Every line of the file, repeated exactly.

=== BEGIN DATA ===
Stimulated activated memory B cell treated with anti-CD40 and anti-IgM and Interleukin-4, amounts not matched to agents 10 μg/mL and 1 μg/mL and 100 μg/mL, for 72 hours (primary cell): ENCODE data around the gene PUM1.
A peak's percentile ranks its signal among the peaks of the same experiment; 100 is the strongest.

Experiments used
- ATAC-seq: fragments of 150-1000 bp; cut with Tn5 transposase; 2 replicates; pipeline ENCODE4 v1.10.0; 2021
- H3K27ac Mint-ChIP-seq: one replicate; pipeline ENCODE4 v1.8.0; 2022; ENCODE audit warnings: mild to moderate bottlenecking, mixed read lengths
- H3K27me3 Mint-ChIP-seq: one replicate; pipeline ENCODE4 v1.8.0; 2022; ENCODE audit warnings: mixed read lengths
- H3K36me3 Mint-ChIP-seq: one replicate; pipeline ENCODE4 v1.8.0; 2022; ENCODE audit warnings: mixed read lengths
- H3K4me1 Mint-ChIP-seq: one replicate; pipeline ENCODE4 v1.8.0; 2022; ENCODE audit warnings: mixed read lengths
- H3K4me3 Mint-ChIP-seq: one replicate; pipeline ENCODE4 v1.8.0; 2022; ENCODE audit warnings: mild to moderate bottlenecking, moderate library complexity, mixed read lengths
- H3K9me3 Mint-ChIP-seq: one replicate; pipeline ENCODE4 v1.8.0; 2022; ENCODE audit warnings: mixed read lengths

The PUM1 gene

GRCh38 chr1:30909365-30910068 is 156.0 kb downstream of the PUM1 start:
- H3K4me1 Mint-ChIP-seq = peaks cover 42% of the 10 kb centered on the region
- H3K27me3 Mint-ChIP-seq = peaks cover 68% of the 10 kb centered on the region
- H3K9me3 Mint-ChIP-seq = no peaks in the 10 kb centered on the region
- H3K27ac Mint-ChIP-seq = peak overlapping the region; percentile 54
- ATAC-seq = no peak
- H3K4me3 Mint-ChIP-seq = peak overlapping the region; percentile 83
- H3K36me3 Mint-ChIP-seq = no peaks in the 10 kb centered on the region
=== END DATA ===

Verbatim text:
Stimulated activated memory B cell treated with anti-CD40 and anti-IgM and Interleukin-4, amounts not matched to agents 10 μg/mL and 1 μg/mL and 100 μg/mL, for 72 hours (primary cell): ENCODE data around the gene PUM1.
A peak's percentile ranks its signal among the peaks of the same experiment; 100 is the strongest.

Experiments used
- ATAC-seq: fragments of 150-1000 bp; cut with Tn5 transposase; 2 replicates; pipeline ENCODE4 v1.10.0; 2021
- H3K27ac Mint-ChIP-seq: one replicate; pipeline ENCODE4 v1.8.0; 2022; ENCODE audit warnings: mild to moderate bottlenecking, mixed read lengths
- H3K27me3 Mint-ChIP-seq: one replicate; pipeline ENCODE4 v1.8.0; 2022; ENCODE audit warnings: mixed read lengths
- H3K36me3 Mint-ChIP-seq: one replicate; pipeline ENCODE4 v1.8.0; 2022; ENCODE audit warnings: mixed read lengths
- H3K4me1 Mint-ChIP-seq: one replicate; pipeline ENCODE4 v1.8.0; 2022; ENCODE audit warnings: mixed read lengths
- H3K4me3 Mint-ChIP-seq: one replicate; pipeline ENCODE4 v1.8.0; 2022; ENCODE audit warnings: mild to moderate bottlenecking, moderate library complexity, mixed read lengths
- H3K9me3 Mint-ChIP-seq: one replicate; pipeline ENCODE4 v1.8.0; 2022; ENCODE audit warnings: mixed read lengths

The PUM1 gene

GRCh38 chr1:30909365-30910068 is 156.0 kb downstream of the PUM1 start:
- H3K4me1 Mint-ChIP-seq = peaks cover 42% of the 10 kb centered on the region
- H3K27me3 Mint-ChIP-seq = peaks cover 68% of the 10 kb centered on the region
- H3K9me3 Mint-ChIP-seq = no peaks in the 10 kb centered on the region
- H3K27ac Mint-ChIP-seq = peak overlapping the region; percentile 54
- ATAC-seq = no peak
- H3K4me3 Mint-ChIP-seq = peak overlapping the region; percentile 83
- H3K36me3 Mint-ChIP-seq = no peaks in the 10 kb centered on the region